We have seen a couple of RPTVs that are overly sensitive to timing and act similar to what you describe with strange colors. At 480p we use SMPTE timing, but some sets seem to not like this standard timing. Try setting "VRES" something slightly higher than 480p, say 482p or 490p, and see if that helps. Also, it shouldn't make a difference, but you might try setting the vertical rate to 59.94, rather than the (current) default of 60. You may also want to give your set more horizontal blanking time using our output size command.

Jim Peterson
Lumagen

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post #112 of 230 Old 03-14-2003, 11:26 PM
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I took delivery of the Vision Wednesday evening ...and...after a day and night of tweaking in combination with Ovation Software's disc..I really believe it's a very nice software/hardware package.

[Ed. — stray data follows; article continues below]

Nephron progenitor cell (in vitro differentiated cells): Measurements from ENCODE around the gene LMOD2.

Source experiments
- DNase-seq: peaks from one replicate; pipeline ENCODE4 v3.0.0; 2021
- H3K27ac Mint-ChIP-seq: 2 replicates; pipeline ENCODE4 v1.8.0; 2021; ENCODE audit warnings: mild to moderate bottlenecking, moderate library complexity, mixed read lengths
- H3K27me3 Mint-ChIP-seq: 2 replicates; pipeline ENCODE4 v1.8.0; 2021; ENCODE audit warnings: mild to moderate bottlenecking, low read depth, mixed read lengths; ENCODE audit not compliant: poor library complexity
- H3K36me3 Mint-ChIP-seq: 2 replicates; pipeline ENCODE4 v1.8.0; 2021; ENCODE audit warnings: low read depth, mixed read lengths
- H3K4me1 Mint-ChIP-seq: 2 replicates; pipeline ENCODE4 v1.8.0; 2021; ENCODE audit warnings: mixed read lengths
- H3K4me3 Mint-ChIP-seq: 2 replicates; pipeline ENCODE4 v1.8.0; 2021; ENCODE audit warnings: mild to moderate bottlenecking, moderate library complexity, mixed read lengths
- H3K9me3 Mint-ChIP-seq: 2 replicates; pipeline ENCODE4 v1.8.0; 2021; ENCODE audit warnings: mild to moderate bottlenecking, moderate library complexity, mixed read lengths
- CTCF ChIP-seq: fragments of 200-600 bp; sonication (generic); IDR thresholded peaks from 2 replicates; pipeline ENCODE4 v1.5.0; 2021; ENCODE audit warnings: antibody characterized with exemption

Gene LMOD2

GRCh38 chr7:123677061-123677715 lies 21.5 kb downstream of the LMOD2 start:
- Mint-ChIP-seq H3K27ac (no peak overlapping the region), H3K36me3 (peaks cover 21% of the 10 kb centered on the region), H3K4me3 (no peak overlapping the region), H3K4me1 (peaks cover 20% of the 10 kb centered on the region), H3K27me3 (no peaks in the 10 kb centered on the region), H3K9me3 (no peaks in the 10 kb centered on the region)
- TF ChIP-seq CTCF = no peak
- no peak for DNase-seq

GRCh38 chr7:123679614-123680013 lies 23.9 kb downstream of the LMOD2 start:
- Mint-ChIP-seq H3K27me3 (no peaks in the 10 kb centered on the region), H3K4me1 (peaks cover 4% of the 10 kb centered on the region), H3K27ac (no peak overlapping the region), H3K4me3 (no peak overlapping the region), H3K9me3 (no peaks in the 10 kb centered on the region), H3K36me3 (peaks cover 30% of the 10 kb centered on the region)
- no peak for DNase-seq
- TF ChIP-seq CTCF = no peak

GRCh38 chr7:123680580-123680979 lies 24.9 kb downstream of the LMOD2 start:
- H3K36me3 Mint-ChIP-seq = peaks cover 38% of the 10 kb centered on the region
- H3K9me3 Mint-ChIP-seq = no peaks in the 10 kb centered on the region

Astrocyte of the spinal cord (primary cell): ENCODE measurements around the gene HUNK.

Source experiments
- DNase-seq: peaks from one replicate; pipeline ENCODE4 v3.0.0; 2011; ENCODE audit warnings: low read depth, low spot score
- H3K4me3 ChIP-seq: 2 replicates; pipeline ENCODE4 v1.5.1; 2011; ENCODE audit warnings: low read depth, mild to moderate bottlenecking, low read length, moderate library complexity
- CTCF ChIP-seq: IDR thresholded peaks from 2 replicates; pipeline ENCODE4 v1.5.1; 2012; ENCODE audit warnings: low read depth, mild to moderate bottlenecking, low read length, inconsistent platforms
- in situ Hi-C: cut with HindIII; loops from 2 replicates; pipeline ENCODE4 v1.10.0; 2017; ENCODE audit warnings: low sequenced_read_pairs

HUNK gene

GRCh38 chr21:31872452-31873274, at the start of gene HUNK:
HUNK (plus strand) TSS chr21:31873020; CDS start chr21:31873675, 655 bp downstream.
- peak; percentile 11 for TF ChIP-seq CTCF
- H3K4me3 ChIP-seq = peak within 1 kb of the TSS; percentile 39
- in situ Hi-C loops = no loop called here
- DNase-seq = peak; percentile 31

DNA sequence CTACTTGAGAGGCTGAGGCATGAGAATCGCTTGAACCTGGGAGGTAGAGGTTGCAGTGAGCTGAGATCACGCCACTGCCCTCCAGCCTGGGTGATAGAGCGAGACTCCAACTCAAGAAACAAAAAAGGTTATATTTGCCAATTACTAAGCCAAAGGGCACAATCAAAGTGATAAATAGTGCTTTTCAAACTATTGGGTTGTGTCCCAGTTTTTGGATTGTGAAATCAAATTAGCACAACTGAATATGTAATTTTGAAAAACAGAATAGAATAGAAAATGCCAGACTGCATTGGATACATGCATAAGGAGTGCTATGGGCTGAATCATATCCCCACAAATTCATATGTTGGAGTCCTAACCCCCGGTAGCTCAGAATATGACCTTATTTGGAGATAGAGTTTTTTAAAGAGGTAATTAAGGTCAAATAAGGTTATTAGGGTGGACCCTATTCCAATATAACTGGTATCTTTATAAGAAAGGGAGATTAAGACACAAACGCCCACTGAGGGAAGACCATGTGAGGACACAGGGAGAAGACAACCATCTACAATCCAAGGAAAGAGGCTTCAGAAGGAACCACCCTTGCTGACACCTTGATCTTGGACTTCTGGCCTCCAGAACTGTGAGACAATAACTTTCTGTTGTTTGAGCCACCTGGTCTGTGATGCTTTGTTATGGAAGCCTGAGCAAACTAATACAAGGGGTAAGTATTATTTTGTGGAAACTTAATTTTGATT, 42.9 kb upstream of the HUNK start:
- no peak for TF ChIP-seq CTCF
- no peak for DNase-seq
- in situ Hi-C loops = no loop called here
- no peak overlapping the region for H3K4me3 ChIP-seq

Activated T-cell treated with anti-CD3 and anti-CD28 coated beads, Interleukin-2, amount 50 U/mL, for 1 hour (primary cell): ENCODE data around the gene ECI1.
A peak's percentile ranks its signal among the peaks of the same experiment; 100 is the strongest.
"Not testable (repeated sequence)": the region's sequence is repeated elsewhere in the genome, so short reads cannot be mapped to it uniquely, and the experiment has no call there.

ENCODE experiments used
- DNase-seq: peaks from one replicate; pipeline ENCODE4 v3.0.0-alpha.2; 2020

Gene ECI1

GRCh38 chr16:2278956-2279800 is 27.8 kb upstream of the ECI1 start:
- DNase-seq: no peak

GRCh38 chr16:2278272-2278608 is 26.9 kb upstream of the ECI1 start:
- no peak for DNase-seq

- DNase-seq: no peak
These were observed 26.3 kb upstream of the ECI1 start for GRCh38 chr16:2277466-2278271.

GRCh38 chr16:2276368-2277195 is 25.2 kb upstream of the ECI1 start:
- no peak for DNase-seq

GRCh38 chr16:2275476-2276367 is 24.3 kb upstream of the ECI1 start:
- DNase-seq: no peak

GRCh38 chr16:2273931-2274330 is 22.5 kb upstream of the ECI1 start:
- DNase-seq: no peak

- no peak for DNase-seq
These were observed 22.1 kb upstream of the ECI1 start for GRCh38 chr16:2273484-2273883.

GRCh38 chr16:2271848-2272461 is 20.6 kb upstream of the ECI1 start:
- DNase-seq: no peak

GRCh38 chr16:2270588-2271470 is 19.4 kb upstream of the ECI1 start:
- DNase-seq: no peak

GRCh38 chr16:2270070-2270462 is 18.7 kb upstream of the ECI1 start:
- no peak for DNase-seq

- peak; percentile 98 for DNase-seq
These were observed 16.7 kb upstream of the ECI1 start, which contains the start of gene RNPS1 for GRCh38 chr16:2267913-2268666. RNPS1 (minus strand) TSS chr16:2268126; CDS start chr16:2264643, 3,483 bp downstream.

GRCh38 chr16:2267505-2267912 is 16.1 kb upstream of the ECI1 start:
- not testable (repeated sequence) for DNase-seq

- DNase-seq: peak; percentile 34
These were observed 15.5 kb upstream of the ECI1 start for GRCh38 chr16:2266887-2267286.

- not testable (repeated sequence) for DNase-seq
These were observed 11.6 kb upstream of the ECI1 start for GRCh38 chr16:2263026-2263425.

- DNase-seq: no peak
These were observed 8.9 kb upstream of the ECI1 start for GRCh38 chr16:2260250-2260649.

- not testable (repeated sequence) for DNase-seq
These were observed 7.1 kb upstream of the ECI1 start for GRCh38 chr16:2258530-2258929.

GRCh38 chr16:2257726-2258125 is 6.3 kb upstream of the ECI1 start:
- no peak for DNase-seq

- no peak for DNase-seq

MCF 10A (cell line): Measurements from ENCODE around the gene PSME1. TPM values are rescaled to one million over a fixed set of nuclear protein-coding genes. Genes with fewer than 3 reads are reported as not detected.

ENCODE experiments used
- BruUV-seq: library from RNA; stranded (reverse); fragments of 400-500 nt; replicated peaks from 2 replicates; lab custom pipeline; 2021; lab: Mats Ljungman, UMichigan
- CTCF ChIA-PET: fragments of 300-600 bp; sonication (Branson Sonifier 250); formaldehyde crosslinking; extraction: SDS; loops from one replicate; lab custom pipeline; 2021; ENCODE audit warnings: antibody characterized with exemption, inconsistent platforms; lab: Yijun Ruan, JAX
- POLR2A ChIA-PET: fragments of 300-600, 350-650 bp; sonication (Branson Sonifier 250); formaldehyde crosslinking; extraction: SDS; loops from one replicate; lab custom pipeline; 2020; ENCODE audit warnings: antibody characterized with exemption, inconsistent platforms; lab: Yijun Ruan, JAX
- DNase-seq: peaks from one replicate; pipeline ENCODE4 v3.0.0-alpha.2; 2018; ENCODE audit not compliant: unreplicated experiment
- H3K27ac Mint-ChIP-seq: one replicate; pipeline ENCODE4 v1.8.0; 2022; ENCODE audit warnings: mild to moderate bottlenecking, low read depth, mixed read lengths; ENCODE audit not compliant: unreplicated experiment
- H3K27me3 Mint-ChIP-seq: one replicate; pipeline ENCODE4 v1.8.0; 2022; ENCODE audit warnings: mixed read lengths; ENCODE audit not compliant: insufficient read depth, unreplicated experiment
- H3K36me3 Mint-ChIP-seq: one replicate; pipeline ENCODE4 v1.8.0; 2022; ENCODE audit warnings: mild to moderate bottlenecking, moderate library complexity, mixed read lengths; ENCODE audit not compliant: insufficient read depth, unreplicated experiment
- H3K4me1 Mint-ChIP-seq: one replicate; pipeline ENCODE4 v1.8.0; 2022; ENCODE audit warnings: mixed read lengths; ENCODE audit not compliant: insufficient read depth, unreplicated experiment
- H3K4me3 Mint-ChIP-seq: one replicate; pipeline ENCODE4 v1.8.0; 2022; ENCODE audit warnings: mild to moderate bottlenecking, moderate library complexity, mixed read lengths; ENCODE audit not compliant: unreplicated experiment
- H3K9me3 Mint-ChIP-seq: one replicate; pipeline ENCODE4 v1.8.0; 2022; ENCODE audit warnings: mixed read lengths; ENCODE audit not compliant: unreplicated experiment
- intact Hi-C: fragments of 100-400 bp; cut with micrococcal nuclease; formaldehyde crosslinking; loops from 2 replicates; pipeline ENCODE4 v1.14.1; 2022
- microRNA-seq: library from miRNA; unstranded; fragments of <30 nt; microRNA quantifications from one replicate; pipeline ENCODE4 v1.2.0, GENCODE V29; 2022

I'd D/Led the user's manual two weeks earlier and practically had it memorized before the unit's arrival, so I could fairly easily understand and navigate the various configurations, not the least of which are the multiple "save" and "copy to" commands..in conjunction with the MemA and MemB configurations.

Unlike the previous poster, I had a great image right off the bat running it's RGBHV output directly into my Philips' VGA input.. My existing configuration consists of an ISF grayscale calibrated Philips 9352 W/S in combination with an ISCAN Ultra, so I knew what to look forward to regarding the 480P de-interlacing. I was anticipating the benefits of having DVDs scaled to 1080i...It's worth it...a measurable improvement in smoothness.

Tremendous amount of tweaking flexibility re: black level, white level and its 7.5/0 IRE 'pedestal'.